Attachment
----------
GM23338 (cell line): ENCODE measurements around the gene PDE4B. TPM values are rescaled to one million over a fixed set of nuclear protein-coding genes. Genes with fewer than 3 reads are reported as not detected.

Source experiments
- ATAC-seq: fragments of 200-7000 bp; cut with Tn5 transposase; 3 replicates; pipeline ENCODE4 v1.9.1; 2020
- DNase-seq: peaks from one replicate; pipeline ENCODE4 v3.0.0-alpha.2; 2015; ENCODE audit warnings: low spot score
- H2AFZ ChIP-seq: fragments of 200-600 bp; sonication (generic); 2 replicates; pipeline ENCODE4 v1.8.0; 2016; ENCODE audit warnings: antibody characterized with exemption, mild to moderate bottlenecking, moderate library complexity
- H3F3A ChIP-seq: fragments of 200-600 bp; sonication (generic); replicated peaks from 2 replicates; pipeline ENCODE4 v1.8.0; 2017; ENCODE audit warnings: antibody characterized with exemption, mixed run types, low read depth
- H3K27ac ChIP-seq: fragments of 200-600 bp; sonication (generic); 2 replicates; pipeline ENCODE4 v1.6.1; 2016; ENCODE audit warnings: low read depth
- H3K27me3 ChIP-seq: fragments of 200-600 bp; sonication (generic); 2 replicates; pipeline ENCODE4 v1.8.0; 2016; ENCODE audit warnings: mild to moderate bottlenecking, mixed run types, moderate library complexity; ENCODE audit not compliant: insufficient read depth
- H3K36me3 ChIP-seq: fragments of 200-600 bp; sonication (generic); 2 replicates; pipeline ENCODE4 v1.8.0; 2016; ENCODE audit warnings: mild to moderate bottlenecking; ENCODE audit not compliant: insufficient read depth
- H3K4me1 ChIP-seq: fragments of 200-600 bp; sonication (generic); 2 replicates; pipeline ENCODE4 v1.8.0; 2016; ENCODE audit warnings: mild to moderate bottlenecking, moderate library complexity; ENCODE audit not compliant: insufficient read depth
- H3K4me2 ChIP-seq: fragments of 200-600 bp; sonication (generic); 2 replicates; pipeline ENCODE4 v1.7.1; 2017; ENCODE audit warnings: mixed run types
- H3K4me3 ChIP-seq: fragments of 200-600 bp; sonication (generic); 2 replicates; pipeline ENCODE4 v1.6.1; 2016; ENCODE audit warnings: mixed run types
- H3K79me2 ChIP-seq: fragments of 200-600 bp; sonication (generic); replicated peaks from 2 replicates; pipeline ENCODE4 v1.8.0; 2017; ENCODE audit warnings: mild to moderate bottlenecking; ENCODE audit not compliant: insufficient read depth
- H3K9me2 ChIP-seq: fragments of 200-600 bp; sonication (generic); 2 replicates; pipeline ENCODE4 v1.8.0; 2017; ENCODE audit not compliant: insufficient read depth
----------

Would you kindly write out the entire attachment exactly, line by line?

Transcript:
GM23338 (cell line): ENCODE measurements around the gene PDE4B. TPM values are rescaled to one million over a fixed set of nuclear protein-coding genes. Genes with fewer than 3 reads are reported as not detected.

Source experiments
- ATAC-seq: fragments of 200-7000 bp; cut with Tn5 transposase; 3 replicates; pipeline ENCODE4 v1.9.1; 2020
- DNase-seq: peaks from one replicate; pipeline ENCODE4 v3.0.0-alpha.2; 2015; ENCODE audit warnings: low spot score
- H2AFZ ChIP-seq: fragments of 200-600 bp; sonication (generic); 2 replicates; pipeline ENCODE4 v1.8.0; 2016; ENCODE audit warnings: antibody characterized with exemption, mild to moderate bottlenecking, moderate library complexity
- H3F3A ChIP-seq: fragments of 200-600 bp; sonication (generic); replicated peaks from 2 replicates; pipeline ENCODE4 v1.8.0; 2017; ENCODE audit warnings: antibody characterized with exemption, mixed run types, low read depth
- H3K27ac ChIP-seq: fragments of 200-600 bp; sonication (generic); 2 replicates; pipeline ENCODE4 v1.6.1; 2016; ENCODE audit warnings: low read depth
- H3K27me3 ChIP-seq: fragments of 200-600 bp; sonication (generic); 2 replicates; pipeline ENCODE4 v1.8.0; 2016; ENCODE audit warnings: mild to moderate bottlenecking, mixed run types, moderate library complexity; ENCODE audit not compliant: insufficient read depth
- H3K36me3 ChIP-seq: fragments of 200-600 bp; sonication (generic); 2 replicates; pipeline ENCODE4 v1.8.0; 2016; ENCODE audit warnings: mild to moderate bottlenecking; ENCODE audit not compliant: insufficient read depth
- H3K4me1 ChIP-seq: fragments of 200-600 bp; sonication (generic); 2 replicates; pipeline ENCODE4 v1.8.0; 2016; ENCODE audit warnings: mild to moderate bottlenecking, moderate library complexity; ENCODE audit not compliant: insufficient read depth
- H3K4me2 ChIP-seq: fragments of 200-600 bp; sonication (generic); 2 replicates; pipeline ENCODE4 v1.7.1; 2017; ENCODE audit warnings: mixed run types
- H3K4me3 ChIP-seq: fragments of 200-600 bp; sonication (generic); 2 replicates; pipeline ENCODE4 v1.6.1; 2016; ENCODE audit warnings: mixed run types
- H3K79me2 ChIP-seq: fragments of 200-600 bp; sonication (generic); replicated peaks from 2 replicates; pipeline ENCODE4 v1.8.0; 2017; ENCODE audit warnings: mild to moderate bottlenecking; ENCODE audit not compliant: insufficient read depth
- H3K9me2 ChIP-seq: fragments of 200-600 bp; sonication (generic); 2 replicates; pipeline ENCODE4 v1.8.0; 2017; ENCODE audit not compliant: insufficient read depth